Mice with type 1 diabetes have been successfully cured using a sophisticated nanotechnology-based "vaccine" by scientists at University of Calgary in Alberta, Canada.
They have also slowed the onset of the disease in mice at risk for the disease.
The study, co-funded by the Juvenile Diabetes Research Foundation, provides new and important insights into understanding how to stop the immune attack that causes type 1 diabetes, and could even have implications for other autoimmune diseases.
It has been published in the online edition of the scientific journal Immunity.
The research was led by Dr. Pere Santamaria from the Julia McFarlane Diabetes Researchers Center at the University of Calgary, Alberta. The researchers were looking to specifically stop the autoimmune response that causes type 1 diabetes without damaging the immune cells that provide protection against infections - what is called an "antigen-specific" immunotherapy.
Type 1 diabetes is caused when certain white blood cells (called T cells) mistakenly attack and destroy the insulin-producing beta cells in the pancreas.
Antigen-specific immunotherapies, like Dr. Santamaria's work on nanovaccines, are a priority within JDRF's Immune Therapies program.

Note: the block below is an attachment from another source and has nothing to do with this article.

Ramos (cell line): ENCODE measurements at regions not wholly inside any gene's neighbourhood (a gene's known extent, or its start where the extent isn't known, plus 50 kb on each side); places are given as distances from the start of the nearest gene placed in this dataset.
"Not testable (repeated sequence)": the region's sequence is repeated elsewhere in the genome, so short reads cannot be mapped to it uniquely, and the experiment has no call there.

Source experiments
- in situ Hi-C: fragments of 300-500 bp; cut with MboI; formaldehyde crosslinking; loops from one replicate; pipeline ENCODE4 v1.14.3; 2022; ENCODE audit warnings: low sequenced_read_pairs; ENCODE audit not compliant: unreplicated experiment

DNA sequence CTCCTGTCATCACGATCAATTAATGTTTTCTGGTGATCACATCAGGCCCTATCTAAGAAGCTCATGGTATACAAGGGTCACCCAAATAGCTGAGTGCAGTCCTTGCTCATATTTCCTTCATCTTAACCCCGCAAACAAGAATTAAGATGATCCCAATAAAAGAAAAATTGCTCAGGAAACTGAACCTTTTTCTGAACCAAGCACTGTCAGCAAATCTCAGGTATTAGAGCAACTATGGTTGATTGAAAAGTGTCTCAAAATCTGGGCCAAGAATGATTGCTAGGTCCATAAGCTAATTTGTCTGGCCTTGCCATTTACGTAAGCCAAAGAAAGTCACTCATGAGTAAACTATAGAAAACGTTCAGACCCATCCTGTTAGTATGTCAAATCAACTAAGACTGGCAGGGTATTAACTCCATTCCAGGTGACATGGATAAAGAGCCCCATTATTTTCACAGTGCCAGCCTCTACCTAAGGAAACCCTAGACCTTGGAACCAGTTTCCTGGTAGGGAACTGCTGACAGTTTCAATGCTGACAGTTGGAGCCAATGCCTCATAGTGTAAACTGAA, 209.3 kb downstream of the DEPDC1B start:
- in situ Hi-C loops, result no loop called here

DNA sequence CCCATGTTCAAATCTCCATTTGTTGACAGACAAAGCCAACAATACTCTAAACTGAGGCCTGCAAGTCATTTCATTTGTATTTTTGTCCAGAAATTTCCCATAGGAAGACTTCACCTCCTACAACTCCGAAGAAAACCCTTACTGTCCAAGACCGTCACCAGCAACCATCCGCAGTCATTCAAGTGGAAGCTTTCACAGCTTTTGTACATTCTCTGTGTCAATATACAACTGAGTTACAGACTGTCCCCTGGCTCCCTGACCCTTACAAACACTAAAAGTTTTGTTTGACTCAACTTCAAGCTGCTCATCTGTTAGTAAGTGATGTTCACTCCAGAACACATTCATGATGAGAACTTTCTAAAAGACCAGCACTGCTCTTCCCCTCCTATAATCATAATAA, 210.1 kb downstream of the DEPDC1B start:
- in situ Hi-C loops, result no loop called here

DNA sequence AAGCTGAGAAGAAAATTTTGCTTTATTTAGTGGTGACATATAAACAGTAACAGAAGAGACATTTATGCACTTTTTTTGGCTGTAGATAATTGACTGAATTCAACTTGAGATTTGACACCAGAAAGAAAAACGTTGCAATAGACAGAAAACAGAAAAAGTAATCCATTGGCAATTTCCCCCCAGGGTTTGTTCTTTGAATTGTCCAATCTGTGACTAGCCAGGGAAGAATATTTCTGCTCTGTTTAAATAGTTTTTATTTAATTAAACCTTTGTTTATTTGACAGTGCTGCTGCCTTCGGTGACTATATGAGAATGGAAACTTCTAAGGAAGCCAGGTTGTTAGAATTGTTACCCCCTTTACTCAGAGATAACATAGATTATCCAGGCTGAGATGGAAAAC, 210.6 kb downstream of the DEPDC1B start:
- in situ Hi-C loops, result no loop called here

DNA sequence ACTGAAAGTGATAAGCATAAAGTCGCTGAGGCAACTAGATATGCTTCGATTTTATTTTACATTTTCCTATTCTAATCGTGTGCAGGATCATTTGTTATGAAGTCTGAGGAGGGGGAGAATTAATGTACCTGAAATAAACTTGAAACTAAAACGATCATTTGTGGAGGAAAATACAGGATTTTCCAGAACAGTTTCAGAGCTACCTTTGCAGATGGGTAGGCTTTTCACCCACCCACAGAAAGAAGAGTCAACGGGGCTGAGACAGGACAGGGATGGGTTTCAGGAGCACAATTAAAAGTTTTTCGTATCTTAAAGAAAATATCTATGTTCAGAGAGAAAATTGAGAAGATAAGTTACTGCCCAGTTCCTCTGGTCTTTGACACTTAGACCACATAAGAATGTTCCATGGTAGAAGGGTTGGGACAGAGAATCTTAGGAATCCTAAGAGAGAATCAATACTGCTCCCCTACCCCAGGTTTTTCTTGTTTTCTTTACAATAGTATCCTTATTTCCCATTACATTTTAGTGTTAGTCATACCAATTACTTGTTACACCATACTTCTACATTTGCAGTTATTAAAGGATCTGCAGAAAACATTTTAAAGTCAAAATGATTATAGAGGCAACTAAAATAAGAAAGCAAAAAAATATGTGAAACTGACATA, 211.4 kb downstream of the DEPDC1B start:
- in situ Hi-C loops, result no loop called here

"Essentially there is an internal tug-of-war between aggressive T-cells that want to cause the disease and weaker T cells that want to stop it from occurring," said Dr. Santamaria, who is a JDRF Scholar - a research award to academic scientists taking innovative and creative approaches to better treating and curing type 1 diabetes and its complications.
The researchers developed a unique vaccine comprised of nanoparticles, which are thousands of times smaller than the size of a cell. These nanoparticles are coated with protein fragments - peptides - specific to type 1 diabetes that are bound to molecules (MHC molecules) that play a critical role in presenting peptides to T cells. The nanoparticle vaccine worked by expanding the number of peptide-specific regulatory T cells that suppressed the aggressive immune attack that destroys beta cells. The expanded peptide-specific regulatory cells shut down the autoimmune attack by preventing aggressive autoimmune cells from being stimulated by either the peptide contained in the vaccine or by any other type 1 diabetes autoantigen presented simultaneously on the same antigen presenting cell.